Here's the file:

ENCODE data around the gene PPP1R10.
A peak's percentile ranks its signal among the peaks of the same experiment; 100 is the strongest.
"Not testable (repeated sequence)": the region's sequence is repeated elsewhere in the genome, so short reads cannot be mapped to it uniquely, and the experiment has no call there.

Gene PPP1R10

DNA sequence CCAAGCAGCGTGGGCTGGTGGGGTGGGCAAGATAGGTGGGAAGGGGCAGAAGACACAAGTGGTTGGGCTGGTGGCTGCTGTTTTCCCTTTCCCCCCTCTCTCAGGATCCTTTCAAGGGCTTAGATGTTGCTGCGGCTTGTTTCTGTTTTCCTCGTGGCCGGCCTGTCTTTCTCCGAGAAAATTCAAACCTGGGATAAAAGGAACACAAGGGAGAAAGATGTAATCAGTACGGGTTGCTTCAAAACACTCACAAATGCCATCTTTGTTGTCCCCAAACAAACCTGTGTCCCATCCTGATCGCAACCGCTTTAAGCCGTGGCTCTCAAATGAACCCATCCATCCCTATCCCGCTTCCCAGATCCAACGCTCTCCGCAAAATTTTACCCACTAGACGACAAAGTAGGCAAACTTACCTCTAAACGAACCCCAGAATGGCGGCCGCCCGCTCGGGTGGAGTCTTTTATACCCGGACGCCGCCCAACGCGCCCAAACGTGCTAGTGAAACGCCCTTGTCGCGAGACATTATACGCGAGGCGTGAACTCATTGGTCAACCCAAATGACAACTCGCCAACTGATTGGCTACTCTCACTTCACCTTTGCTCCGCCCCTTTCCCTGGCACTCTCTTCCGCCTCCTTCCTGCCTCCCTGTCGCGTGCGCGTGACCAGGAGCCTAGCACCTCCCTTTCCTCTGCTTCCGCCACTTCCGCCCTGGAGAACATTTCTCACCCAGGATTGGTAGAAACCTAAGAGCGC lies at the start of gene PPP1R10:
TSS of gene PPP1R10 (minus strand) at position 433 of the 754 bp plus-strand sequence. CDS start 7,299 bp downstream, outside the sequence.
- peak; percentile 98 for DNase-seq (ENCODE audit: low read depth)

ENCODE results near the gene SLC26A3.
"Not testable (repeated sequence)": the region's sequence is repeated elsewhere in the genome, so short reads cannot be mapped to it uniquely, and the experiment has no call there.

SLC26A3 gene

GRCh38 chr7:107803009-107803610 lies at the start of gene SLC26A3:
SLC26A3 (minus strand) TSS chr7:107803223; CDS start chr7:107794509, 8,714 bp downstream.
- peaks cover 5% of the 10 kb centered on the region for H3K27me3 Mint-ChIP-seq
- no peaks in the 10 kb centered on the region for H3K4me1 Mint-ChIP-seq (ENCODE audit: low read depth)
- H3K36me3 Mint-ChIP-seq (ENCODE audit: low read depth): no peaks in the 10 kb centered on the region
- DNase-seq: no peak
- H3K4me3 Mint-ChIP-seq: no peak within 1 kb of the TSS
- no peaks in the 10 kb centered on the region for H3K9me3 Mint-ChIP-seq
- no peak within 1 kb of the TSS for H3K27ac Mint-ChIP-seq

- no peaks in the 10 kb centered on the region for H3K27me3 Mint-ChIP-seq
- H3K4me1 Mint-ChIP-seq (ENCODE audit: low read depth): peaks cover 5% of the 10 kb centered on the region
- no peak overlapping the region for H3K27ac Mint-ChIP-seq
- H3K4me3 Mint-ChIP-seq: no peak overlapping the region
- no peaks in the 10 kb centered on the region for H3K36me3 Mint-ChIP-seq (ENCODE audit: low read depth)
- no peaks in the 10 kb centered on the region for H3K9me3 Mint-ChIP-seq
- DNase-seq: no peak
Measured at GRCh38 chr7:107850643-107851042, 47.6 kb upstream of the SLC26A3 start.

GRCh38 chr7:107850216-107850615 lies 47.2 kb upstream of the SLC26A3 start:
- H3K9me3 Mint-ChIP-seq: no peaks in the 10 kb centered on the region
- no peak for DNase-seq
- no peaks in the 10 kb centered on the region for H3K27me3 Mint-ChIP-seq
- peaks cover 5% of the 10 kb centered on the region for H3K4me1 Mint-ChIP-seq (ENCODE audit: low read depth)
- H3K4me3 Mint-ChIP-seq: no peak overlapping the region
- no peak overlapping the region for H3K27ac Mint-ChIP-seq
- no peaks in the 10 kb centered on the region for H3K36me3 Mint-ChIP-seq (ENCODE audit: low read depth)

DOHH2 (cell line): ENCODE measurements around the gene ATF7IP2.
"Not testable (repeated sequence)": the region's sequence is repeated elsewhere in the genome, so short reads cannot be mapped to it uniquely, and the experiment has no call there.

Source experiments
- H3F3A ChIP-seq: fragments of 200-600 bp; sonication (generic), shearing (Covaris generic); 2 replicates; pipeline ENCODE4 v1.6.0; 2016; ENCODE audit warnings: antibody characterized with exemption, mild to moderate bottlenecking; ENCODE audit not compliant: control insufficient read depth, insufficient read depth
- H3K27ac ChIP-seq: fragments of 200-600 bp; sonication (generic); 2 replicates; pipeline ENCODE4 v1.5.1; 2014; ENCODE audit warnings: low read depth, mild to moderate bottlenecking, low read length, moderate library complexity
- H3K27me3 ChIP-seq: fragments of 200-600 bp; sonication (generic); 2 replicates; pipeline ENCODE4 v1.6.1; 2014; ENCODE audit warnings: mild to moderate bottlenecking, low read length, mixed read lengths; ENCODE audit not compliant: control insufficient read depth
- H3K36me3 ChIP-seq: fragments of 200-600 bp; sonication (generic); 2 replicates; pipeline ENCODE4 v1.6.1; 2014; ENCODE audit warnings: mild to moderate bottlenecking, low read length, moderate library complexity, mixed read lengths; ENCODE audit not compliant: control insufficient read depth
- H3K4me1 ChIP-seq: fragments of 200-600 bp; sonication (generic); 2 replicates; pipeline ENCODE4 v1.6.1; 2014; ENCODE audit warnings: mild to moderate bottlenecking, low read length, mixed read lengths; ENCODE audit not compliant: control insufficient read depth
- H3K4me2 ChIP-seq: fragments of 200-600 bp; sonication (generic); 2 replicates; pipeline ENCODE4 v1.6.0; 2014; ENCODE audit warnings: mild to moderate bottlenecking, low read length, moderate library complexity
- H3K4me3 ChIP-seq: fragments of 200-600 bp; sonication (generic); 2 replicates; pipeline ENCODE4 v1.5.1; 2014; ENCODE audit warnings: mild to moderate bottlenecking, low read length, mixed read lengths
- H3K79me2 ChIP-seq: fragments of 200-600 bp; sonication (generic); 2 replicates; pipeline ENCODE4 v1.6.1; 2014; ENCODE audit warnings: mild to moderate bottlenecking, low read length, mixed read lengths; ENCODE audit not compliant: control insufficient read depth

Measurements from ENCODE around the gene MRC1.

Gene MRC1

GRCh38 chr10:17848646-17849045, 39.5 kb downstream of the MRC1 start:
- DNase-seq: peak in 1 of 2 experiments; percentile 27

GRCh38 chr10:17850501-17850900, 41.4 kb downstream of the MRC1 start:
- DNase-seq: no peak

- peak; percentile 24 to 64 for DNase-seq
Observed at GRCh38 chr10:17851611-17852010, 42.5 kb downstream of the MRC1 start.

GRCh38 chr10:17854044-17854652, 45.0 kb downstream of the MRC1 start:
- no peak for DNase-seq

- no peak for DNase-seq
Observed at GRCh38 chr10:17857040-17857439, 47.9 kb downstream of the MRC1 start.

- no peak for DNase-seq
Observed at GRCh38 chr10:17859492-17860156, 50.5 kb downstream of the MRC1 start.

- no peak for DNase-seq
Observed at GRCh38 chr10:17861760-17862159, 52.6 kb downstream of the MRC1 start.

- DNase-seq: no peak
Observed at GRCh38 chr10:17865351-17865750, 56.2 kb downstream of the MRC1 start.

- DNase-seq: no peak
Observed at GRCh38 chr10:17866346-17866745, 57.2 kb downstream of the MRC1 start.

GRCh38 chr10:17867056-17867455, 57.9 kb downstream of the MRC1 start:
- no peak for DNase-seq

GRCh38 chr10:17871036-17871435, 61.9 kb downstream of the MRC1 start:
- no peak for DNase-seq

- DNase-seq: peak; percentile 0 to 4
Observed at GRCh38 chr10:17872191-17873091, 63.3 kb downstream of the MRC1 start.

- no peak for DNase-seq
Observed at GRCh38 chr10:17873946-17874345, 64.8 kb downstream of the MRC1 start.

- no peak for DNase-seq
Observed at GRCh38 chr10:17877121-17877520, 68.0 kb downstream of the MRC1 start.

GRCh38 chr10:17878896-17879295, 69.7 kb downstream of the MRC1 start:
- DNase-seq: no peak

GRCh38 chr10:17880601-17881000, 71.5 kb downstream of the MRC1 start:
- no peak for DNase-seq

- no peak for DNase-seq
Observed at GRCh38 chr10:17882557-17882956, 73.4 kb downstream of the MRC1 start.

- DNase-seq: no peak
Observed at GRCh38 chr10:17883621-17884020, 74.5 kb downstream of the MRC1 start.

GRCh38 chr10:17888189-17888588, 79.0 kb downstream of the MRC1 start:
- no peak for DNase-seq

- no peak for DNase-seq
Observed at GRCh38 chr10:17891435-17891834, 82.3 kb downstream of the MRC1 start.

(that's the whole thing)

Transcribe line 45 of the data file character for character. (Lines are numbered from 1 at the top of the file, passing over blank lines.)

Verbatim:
- H3K4me3 ChIP-seq: fragments of 200-600 bp; sonication (generic); 2 replicates; pipeline ENCODE4 v1.5.1; 2014; ENCODE audit warnings: mild to moderate bottlenecking, low read length, mixed read lengths